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Heroes

For over fifty years David Bowie has taught us many things, about fashion, the birth of Ziggy Stardust, and about being innovative. He told us to dance and he told us he was afraid of Americans. He told us to turn and face the change but most of all he told us we could be heroes. If just for one day. And David Bowie knows because David Bowie had heroes too, he had people that inspired him when he was growing up. Maybe he didn’t want to be them but he certainly wanted some of what they had. He wanted to be recognized and appreciated for what he did. He wanted us to pay attention and he made us sit up.

Who at some stage in their life wasn’t affected growing up with people like that around you? We were all kindred spirits, we had heroes and our heroes had heroes too. And if we had some for a day we had others for eternity.

But most of all we had them. When I wrote my book it occurred to me, what would it be like if you had never had them to miss them? I honestly can’t imagine that, I don’t know where my path would have led me because so much of my life was shaped around the people and the music and the people who shared the same liking of music.

And what about the rest of you? Did you have heroes when you were young, did you have people who made a difference to your life? Did they inspire you, did they make you want to be better at what you did? I’m inspired by the words some of the people I admire have said over the years. I remember  Bruce Springsteen saying that when he was young he loved Elvis Presley and it inspired him to want to be a musician. But he also said that wasn’t enough, if he was going to do this he wanted to be GREAT at it, he wanted to be the best. He didn’t just aspire to be Elvis, he wanted to be even better than Elvis. While Bruce built an irrefutable career off of the back of his inspiration that itself acted as a catalyst for me. The time came for me to explore ‘the artist,’ to look back at what I saw to be the ingredients of greatness, and to see them develop into what they became. For the most part, I was impressed, mighty impressed and I saw it as the perfect time to inspire others about what the meaning of greatness is.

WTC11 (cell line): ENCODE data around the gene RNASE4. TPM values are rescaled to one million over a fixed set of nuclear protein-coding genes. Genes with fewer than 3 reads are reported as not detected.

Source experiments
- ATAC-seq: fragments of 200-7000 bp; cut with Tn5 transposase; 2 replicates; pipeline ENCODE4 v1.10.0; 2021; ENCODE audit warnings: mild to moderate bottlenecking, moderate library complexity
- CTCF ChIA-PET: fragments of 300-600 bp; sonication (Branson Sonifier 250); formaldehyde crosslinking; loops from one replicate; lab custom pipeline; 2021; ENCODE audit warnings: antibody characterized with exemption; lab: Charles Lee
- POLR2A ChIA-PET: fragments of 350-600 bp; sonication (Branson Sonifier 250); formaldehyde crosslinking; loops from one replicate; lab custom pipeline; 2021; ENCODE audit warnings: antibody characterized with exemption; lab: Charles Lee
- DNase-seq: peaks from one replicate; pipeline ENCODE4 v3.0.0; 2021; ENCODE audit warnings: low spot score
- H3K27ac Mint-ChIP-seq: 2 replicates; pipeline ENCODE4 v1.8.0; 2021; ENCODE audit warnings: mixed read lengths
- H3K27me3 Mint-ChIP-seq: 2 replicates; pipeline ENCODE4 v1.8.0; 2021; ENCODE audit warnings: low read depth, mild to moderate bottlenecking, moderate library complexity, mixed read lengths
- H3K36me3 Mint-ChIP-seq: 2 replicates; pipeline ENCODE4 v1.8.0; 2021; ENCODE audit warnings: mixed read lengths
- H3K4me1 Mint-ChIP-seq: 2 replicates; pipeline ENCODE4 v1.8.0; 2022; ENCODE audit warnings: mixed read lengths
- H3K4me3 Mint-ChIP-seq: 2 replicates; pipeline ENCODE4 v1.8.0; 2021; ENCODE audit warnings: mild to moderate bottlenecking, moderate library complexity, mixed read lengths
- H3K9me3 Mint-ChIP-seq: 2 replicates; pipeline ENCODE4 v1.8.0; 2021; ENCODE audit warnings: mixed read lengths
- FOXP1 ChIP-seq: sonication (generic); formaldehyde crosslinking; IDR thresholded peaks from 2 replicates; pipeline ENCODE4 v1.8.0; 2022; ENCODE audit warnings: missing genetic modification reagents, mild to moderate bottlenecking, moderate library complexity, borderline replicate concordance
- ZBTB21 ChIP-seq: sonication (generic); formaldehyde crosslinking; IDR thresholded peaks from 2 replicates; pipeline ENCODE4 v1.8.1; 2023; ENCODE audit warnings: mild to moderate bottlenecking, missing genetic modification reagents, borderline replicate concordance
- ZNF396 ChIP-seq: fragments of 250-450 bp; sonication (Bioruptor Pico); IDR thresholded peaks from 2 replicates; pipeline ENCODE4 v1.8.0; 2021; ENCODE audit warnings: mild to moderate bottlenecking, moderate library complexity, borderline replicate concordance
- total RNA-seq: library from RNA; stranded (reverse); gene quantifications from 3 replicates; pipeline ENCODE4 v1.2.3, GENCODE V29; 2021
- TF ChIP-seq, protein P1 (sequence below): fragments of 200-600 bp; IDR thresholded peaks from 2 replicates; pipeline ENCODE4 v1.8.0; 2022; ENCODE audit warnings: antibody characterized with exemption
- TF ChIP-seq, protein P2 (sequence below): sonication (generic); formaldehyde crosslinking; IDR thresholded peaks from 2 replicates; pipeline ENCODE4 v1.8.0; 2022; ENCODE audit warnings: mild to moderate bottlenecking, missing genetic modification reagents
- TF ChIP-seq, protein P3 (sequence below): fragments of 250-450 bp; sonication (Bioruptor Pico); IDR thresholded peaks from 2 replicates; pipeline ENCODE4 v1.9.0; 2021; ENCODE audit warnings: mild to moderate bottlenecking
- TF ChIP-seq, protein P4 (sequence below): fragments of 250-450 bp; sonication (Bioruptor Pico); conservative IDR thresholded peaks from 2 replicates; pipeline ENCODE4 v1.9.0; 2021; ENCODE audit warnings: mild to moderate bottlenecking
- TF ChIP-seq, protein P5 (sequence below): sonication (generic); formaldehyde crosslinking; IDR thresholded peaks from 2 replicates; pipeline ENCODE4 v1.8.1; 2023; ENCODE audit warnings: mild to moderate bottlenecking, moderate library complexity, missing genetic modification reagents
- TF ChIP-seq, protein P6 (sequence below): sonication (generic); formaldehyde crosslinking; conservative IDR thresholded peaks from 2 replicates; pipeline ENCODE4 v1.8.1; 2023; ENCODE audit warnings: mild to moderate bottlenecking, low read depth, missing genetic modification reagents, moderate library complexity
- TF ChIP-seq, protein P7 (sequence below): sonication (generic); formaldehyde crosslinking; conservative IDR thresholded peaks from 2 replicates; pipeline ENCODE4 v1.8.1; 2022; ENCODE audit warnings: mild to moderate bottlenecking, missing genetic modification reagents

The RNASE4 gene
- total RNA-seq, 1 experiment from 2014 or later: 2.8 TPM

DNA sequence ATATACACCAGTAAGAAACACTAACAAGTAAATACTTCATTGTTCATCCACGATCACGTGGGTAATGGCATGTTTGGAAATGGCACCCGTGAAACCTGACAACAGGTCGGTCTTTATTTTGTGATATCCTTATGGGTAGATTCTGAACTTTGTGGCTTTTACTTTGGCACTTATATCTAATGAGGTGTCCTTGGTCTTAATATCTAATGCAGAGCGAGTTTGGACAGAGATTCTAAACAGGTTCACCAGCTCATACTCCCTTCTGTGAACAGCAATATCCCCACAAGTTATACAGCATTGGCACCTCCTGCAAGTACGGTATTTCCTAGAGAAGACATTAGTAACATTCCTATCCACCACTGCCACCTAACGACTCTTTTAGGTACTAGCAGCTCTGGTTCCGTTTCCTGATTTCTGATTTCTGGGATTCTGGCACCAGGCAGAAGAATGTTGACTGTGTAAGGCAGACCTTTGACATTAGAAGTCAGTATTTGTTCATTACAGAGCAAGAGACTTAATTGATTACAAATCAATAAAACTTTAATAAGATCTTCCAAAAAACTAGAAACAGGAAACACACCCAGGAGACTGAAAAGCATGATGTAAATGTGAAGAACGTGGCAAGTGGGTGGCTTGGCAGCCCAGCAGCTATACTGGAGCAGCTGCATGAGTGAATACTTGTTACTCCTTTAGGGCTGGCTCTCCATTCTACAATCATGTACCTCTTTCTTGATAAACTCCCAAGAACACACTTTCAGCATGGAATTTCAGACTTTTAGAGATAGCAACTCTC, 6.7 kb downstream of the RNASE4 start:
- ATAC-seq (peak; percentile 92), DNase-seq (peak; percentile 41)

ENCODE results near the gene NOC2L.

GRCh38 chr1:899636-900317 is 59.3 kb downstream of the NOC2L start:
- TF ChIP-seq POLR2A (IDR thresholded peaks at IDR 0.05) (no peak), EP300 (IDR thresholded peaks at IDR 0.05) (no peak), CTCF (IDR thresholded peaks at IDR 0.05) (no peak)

Today everyone wants to teach everyone else how to be a RockStar. Next, we’ll be having RockStar webinars. Real Rock Stars deserve their rightful recognition because they have earned it and it should not be by people who think they know. How could you teach someone to drive a car if you’ve never sat behind the wheel yourself? Being a true Rockstar isn’t a course you teach, it’s a lesson in greatness. And being around those people it’s easy to see how the effect rubs off on others. Greatness is everlasting, it’s not a passing fad. It’s about creating a legacy.

David Bowie told us then that we could be heroes. He was just making us aware of what we could achieve. He was never our teacher, always our muse. Even as his life was drawing to a close he prepared for his death and made it a celebration of his life.

His swan song was to leave us with a magnificent final album, a testament to his resilience. His work wasn’t done and completing the album was his farewell gift to us.

I thought David Bowie was deserving of my first post by way of an introduction. There will be more to come but for now, there’s an overwhelming desire to reach for that album that opened my eyes to a truly unique artist. The Rise and Fall of Ziggy Stardust and The Spiders from Mars could have been released fifty years ago or fifty years from now and it would still sound just as good. That in itself is a unique achievement.